Anything but tired: the doctrine of exhaustion in Canada

Here's the Guest Editorial for the November 2015 issue of JIPLP, by editorial board member and Canadian academic Emir Crowne (Associate Professor, with Tenure, University of Windsor, Faculty of Law):
Anything but tired: the doctrine of exhaustion in Canada

With the recent US Supreme Court decisions in Kirtsaeng v John Wiley & Sons, 133 S. Ct. 1351 and Bowman v Monsanto, 569 U. S. ____ (2013) the doctrine of exhaustion has once again been revitalized. In its most basic formulation the doctrine stands for the proposition that the enforceability of the intellectual property rights embodied in a tangible object are extinguished, or ‘exhausted’, after its first sale. The rule, common law in origin, allows for the downstream re-sale of patented articles, trade mark adorned clothing, and textbooks without infringement. This brief editorial examines the common law and statutory footing of the doctrine in Canada (1), and encourages courts to ‘supplement’ their decisions and give the doctrine ‘wings’, as it were.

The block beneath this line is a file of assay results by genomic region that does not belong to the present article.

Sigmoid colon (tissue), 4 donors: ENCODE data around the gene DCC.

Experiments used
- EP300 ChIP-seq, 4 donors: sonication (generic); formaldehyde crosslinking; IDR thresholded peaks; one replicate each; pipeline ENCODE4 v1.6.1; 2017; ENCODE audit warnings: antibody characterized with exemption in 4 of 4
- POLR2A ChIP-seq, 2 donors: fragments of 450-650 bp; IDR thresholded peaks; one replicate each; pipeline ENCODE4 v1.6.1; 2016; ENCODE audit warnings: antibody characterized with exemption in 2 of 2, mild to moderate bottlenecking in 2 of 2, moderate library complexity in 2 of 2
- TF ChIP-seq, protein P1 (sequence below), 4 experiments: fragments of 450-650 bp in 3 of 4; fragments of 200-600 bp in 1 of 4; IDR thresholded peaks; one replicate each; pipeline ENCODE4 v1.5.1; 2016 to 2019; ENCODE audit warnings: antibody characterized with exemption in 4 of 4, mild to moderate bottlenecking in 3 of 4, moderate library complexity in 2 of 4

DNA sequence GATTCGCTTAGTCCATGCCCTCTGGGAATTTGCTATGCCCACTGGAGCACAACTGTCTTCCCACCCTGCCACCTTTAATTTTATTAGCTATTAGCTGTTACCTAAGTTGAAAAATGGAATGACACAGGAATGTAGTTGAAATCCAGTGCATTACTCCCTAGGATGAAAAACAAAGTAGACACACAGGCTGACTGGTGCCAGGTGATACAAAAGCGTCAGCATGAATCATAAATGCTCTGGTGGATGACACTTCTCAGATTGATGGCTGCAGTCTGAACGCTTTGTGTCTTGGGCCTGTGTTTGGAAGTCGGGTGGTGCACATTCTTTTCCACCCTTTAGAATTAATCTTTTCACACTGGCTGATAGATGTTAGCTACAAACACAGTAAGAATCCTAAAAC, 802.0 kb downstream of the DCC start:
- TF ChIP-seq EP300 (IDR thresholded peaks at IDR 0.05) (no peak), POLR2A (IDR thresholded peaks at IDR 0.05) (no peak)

In Canada, the Copyright Act (2 contains the only statutory footing for the doctrine. Even then it is quite limited. Section 3 of that Act sets out the exclusive rights of copyright holders and provides the following, inter alia:
“3. (1) For the purposes of this Act, “copyright”, in relation to a work, means the sole right to produce or reproduce the work or any substantial part thereof in any material form whatever, to perform the work or any substantial part thereof in public or, if the work is unpublished, to publish the work or any substantial part thereof, and includes the sole right …